To celebrate the upcoming release of Disney’s Beauty and the Beast in cinemas March 17th, we’re bringing you a special double-dip of Disney goodness today! And what better way to celebrate all things House of Mouse than to bring you exclusive reviews for Disney’s biggest releases in both Film and Theatre? 

For our first dose of Disney magic for the day, I take a flying carpet to the streets of Agrabah (via London’s West End) to explore the cave of wonders that is Disney’s lavish musical extravaganza, Aladdin…

It’s a good time to be a Disney fan. 

The animation giant is currently bathing in the commercial and critical glow of its second renaissance, as recent output such as Frozen, Moana and Zootropolis show a studio firing on all cylinders creatively. And its recent slew of live action adaptations have gone from strength to strength, with the recent Academy Award-winning The Jungle Book a stunning achievement and film in its own right.

And Disney aren’t leaving their theatregoing fans out in the cold either - most recently, to sit alongside the musical theatre juggernaut that is The Lion King, they’ve brought Broadway smash hit Aladdin to the West End, based on their 1992 animated classic which follows the rags to riches tale of a street urchin whose life is transformed by an encounter with a certain magical lamp.

Thankfully, Aladdin is a very different beast to The Lion King. Whereas the latter is sweeping, dramatic and grandiose, Aladdin gets that what made the film such a hit was its funny. 

Yes, there are some nice character beats, including new numbers for Jade Ewen’s frustrated Jasmine, forced to find a suitor for convenience rather than love, and the re-introduction of Aladdin’s (Dean John-Wilson) beautiful motif ‘Proud of Your Boy’ helps to carve some depth and resonance to the loveable rogue, but generally this is light, buoyant and plenty entertaining.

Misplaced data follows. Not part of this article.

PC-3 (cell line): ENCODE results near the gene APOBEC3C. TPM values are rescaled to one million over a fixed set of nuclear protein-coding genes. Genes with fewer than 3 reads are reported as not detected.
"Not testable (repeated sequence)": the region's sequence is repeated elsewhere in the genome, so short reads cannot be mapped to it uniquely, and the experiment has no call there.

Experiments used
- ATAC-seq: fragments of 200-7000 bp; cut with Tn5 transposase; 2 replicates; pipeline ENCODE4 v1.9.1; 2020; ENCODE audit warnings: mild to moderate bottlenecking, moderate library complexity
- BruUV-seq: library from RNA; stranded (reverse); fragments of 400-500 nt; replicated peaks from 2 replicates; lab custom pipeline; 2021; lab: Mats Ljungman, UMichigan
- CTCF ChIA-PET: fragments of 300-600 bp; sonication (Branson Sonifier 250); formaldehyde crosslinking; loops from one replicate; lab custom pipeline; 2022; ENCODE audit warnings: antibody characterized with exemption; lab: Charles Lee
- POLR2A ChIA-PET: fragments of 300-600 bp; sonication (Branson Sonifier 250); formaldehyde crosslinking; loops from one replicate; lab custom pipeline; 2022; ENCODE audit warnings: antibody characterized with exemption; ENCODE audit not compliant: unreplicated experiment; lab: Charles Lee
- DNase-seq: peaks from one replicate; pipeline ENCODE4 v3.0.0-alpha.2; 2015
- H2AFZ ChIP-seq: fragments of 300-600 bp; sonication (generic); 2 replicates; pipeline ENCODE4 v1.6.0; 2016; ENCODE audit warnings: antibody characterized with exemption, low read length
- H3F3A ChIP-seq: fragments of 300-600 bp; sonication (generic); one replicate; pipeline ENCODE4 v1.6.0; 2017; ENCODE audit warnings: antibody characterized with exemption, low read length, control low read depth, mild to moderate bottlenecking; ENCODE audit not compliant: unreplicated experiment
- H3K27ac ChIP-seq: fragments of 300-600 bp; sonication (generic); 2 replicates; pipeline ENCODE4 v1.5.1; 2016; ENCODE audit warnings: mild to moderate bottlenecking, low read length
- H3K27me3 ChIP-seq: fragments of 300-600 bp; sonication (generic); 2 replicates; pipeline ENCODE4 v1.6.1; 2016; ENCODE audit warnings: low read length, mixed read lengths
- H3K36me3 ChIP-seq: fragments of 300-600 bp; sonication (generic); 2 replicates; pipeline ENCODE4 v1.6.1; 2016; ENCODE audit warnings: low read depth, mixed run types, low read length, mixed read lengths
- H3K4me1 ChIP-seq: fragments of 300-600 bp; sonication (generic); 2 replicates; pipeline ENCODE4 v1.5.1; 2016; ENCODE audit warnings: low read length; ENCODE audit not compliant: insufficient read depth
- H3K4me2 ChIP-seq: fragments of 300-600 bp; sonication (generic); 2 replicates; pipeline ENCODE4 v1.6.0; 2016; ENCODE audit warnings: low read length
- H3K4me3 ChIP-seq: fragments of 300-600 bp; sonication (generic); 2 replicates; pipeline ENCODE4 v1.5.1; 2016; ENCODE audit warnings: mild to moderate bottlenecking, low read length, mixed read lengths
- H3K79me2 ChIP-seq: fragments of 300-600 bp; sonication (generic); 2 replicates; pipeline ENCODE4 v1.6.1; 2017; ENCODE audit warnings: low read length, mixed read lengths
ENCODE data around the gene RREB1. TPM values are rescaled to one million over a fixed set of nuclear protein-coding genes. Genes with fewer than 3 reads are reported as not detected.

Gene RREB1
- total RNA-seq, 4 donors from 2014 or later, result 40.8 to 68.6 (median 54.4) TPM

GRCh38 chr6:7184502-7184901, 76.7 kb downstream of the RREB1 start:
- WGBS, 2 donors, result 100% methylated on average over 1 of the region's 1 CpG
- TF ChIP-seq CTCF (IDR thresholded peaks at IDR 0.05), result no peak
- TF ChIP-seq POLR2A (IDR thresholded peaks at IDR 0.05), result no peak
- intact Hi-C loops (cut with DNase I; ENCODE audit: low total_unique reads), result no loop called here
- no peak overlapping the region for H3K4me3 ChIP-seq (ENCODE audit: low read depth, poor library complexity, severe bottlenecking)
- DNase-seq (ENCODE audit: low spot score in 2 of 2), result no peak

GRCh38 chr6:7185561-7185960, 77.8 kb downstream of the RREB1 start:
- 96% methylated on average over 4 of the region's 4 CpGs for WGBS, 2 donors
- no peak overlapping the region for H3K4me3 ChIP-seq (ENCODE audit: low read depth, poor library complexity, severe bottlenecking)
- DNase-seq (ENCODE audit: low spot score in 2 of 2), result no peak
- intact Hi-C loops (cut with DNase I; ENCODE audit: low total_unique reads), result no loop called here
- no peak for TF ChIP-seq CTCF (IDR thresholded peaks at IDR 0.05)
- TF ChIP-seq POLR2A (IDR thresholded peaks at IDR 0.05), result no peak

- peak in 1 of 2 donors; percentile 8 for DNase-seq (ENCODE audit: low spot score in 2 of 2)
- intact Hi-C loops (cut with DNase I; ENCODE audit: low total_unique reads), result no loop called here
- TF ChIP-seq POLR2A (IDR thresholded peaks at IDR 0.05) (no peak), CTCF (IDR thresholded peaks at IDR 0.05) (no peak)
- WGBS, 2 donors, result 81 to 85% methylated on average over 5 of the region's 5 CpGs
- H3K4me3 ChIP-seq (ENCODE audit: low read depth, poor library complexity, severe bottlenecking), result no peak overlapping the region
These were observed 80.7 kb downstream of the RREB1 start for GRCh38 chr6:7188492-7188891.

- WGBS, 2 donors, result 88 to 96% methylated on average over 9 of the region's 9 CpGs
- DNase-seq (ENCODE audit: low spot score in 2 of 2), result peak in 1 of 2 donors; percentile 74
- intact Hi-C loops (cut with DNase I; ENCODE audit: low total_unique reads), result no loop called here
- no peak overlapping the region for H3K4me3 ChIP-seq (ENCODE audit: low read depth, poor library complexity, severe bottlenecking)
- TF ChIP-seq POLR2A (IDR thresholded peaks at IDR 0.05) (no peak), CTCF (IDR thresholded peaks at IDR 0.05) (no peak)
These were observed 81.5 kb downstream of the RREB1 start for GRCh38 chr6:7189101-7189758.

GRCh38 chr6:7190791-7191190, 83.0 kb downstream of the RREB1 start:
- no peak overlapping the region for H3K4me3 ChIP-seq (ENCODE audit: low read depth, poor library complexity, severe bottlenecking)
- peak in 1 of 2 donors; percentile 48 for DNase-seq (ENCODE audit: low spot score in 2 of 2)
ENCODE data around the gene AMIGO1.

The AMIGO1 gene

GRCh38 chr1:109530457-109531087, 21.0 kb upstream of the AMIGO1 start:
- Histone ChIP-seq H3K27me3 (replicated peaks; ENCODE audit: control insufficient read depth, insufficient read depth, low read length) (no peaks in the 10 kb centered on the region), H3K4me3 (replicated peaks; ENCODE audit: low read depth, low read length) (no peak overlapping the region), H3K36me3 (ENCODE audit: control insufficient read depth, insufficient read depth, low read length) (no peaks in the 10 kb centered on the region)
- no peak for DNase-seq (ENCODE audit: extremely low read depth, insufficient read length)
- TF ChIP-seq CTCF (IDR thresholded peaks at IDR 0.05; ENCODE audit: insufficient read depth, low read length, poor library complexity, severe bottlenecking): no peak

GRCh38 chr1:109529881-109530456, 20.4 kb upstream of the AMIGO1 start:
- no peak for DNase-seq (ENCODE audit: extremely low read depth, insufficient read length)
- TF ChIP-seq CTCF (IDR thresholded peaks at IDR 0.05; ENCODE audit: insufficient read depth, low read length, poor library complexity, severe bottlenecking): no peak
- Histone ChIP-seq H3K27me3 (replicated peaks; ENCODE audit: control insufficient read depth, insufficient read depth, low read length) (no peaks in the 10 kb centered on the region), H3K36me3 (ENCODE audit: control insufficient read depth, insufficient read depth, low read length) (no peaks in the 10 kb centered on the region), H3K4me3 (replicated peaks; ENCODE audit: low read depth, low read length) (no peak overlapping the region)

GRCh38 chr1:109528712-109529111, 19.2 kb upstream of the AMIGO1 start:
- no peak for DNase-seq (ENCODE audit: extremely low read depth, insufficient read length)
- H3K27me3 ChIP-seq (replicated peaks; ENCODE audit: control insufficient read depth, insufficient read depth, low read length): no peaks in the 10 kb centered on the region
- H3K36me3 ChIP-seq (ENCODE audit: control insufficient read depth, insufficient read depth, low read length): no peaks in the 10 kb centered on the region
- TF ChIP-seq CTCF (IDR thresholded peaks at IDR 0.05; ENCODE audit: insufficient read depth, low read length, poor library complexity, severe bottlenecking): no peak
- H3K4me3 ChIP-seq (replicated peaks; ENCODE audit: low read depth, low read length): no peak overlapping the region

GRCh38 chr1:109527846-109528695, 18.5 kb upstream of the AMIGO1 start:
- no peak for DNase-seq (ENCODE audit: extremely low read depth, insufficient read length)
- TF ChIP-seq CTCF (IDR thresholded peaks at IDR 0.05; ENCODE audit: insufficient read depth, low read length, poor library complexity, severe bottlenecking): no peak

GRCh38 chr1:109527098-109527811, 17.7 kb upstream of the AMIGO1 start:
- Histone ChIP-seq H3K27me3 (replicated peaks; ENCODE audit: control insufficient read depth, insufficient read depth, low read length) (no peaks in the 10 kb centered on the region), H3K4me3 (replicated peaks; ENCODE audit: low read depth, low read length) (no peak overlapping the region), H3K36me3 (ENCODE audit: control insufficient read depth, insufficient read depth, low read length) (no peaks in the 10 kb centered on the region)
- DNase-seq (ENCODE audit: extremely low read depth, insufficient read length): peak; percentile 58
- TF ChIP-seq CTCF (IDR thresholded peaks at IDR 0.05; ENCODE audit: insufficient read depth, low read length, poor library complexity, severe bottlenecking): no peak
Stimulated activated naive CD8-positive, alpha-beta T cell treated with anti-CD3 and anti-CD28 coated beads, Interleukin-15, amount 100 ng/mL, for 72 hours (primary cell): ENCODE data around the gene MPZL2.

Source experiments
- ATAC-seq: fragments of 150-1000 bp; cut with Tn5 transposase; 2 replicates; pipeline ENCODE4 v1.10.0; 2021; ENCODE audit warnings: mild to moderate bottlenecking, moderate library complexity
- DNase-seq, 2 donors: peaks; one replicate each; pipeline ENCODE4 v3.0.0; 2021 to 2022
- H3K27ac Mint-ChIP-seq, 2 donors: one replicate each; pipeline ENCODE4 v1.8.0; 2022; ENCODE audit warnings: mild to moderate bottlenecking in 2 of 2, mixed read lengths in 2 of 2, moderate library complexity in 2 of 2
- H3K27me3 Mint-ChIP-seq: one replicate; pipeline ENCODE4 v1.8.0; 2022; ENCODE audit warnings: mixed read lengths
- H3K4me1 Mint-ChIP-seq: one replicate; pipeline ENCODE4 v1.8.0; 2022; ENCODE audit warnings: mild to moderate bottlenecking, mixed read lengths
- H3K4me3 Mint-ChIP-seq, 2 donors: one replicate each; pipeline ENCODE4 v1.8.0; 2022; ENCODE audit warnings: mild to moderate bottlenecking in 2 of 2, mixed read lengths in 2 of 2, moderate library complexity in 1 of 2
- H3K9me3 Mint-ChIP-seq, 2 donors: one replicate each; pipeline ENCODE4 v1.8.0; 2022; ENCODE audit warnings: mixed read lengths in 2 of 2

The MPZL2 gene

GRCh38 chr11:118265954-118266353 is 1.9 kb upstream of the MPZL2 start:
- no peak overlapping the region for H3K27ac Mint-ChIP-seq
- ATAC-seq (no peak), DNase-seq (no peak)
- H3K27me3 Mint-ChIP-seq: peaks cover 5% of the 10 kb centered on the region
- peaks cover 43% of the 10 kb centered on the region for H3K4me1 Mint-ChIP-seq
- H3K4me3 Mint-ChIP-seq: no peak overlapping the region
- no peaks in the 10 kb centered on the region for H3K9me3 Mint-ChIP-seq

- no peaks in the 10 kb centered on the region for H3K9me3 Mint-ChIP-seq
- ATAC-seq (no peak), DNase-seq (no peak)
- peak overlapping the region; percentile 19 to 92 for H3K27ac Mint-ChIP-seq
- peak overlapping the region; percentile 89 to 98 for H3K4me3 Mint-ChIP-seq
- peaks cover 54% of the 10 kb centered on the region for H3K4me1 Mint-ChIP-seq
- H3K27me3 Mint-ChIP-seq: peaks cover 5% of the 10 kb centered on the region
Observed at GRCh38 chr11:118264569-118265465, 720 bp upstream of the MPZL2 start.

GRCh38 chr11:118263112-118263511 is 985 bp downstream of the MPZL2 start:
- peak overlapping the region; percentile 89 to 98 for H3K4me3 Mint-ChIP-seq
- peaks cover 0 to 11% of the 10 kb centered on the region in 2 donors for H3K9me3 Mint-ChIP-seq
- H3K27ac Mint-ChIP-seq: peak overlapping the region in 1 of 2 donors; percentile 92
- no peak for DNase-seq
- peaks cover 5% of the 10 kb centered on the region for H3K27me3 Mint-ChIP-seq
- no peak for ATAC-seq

So much so that it’s difficult to perhaps imagine a more family-friendly show in the West End. The show moves at a brisk pace, even with it being almost an hour longer than the film by dint of being on-stage, and is littered with fun characters and big, colourful set pieces and performances that carry more than a flair of panto about them.

Which isn’t by any means a criticism. Watch as the villainous Jafar (a suitably contemptuous Cavin Cornwall in the performance reviewed) and his wise-cracking cohort Iago (a scene-stealing Jermaine Woods) peer out comically from behind pillars, self-satirically boast about their evil laughs, or bandy lampoonishly with the ‘spooky voice’ aiding them in their villainous plot to take over the kingdom. Whereas the film’s Jafar was camp, calculating yet undeniably malicious, here he is painted in much broader strokes and writ large, meaning that, like much of the show, it’s a less classy and sophisticated affair, but one that is constantly poking fun at itself and not taking anything too seriously.

The first act jumps along winningly, propped up Alan Menken’s songs which remains as infectious and hummable as ever, but it’s really with the arrival of Trevor Dion Nicholas’ Genie that the show really ignites. Aladdin on stage always had the unenviable task of having to try and live up to Robin Williams’ tour-de-force vocal performance in the original film, and base imitation simple wouldn’t do. So instead, Chad Beguelin’s book and Dion Nicholas’ performance craft their own distinctive - and equally memorable - take on the character that sets the stage alight every time he is on it.